All of my things post-dying. The items in the bags are mainly the yarns that I brought from my stash (my silk scarf is the yellow in the top left).


My bits of Wool. I had tied too many tight knots in the brown one and when I took it out initially, it was more like cream yarn with brown spots, so I tossed it back in the dye pot unknotted and let it soak for a bit more. It still isn't my favorite, but it's better than it was!


This was my Untreated Cotton Fabric that I had folded up and banded so tightly that only a chunk in the center soaked up any of the brown dye. I wasn't very happy with it, so I tossed it in the yellow pot after most people took their items out.


I put the Cotton Fabric that had been treated with a Rust Mordant into the Cochineal Dye Pot for a long time and was pretty pleased with this fun tye-dye look that came out.


This was my Cotton Fabric that had been treated with a Rust Mordant. (No, those aren't blood stains. The spots are from the mordant.) This one sat in the Turmeric Dye Pot for as long as I could let it and I'm pretty pleased with how disturbing it looks.  ^_^
After our dye class, we had to make one last trip to the market and came away with even more fiber to add to the stash! Then it was time to pack up and head home. I'm super excited to go back next fall, I'm definitely hooked on these fiber excursions and love the classes that are offered. The 2015 North Country Fiber Fair is being held September 18-20 in Watertown, SD so be sure to mark your calendars and sign up for classes early!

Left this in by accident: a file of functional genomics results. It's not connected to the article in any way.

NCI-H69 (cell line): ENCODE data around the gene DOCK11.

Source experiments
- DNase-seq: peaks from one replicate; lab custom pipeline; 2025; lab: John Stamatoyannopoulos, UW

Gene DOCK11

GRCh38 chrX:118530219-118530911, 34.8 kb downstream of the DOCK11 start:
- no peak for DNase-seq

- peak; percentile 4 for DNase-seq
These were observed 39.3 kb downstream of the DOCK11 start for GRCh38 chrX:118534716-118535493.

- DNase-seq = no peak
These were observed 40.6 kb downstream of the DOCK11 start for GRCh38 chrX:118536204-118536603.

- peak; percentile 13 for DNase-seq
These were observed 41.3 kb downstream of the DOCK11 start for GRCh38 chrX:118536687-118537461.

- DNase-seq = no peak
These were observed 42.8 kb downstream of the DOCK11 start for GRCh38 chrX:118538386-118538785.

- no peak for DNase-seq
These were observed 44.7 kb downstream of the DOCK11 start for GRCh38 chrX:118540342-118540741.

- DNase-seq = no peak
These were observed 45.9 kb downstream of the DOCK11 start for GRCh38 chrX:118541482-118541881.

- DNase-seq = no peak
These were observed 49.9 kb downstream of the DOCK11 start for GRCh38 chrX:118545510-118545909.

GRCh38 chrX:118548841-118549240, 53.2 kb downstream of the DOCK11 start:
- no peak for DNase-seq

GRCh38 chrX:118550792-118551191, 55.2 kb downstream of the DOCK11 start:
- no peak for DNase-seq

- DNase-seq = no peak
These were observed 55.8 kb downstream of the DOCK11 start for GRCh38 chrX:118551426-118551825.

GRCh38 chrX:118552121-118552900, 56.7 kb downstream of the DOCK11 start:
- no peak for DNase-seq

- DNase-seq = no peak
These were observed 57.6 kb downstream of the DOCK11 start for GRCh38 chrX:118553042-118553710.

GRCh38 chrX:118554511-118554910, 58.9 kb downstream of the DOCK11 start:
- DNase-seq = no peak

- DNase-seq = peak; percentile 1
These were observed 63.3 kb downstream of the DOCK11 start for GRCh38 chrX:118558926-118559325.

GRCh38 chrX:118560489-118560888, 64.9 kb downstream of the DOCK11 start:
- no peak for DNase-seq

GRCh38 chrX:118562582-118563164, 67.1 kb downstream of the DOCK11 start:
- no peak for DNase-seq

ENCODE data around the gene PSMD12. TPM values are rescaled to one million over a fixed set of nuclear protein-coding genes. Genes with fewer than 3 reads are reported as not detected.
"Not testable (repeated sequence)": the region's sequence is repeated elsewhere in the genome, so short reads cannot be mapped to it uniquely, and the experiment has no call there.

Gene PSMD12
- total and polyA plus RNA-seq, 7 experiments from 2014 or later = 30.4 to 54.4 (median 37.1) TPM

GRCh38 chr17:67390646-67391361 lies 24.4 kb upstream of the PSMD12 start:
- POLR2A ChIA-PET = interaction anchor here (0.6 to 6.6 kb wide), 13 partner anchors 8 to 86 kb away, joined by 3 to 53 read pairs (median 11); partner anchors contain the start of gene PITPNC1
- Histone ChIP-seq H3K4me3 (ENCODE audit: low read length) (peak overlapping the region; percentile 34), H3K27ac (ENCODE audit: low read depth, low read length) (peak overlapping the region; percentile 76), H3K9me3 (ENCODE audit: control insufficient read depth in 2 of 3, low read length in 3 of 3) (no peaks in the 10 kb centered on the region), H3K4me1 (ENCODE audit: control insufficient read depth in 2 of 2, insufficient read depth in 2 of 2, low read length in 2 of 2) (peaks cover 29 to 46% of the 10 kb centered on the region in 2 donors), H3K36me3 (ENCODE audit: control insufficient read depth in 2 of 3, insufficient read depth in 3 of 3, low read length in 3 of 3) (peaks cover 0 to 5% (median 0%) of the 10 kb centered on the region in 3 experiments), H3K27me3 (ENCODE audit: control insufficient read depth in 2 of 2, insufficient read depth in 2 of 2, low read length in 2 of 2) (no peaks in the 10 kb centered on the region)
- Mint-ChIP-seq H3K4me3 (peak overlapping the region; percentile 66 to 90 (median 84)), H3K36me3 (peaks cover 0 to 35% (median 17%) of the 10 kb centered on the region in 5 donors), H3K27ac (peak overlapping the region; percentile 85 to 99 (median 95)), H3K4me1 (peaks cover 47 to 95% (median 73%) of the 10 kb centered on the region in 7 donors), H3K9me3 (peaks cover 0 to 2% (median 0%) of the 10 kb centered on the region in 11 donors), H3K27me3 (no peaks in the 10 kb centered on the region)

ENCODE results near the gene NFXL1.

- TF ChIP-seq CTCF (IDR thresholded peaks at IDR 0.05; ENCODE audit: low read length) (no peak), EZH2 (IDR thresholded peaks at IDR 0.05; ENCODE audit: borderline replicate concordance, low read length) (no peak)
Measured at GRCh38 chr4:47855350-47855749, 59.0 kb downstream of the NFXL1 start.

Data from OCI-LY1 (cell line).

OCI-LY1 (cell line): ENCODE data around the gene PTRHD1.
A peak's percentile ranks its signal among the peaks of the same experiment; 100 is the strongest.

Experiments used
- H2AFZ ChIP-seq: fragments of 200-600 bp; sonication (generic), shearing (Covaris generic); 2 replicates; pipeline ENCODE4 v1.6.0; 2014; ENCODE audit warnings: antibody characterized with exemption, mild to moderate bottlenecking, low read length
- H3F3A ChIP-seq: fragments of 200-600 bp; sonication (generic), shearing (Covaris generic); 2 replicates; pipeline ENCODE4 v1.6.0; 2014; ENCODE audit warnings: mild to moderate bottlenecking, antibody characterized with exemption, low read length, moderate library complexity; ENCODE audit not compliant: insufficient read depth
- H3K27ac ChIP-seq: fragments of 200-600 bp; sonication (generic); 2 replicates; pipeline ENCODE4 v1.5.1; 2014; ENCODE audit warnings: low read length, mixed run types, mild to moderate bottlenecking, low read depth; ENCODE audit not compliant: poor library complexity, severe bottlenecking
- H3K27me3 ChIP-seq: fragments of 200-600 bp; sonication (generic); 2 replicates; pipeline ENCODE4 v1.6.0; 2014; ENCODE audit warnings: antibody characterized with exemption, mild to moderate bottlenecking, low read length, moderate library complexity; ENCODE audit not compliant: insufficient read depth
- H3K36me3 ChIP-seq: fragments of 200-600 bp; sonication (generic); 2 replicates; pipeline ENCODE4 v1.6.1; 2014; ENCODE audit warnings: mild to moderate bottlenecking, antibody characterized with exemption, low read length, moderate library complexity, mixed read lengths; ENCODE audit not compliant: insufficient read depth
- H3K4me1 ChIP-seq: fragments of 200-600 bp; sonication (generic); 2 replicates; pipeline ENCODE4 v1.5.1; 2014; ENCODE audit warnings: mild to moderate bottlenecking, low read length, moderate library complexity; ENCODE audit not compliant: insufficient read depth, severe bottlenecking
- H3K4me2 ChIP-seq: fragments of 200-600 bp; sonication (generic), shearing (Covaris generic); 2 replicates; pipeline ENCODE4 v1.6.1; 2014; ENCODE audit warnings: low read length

This beautiful skein of loveliness is named Dark Elf and that may have been the tipping point for me to purchase it. (That and the fact that it's a silk/wool blend in amazing colors!!) I'm not sure what I wan to do with it, yet. Originally, I was thinking that I would make a Hitchhiker but now I'm thinking that I may have to make up something as I go. This will be such a fun yarn to play with and I can't wait to see Heather again at next year's NCFF.

Softest, prettiest roving ever!! Seriously, just order everything that you can from Jeanette & James at Willowbrook Farm. The fiber comes from their alpacas and the whole booth was decorated with pictures of the alpacas being adorable. How can you not want to buy everything that they have? I bought 4 oz of this lovely bamboo/alpaca blend and it spins like a dream! (P.S. They sell their alpacas and I have a birthday coming up... Just sayin'.)


Driving home from NCFF with big, fluffy clouds pointing the way.


Sunday, January 4, 2015

NCFF - Day 2

Happy New Year!! As this year starts, my work schedule changes so that I'll get to have every other weekend off (Hooray!!). Because of this, I'm going to do my very best to get a post up at least every other weekend. I'm going to start off by finally wrapping up the trip to NCFF  and then I'll be updating more recent happenings.  ^_^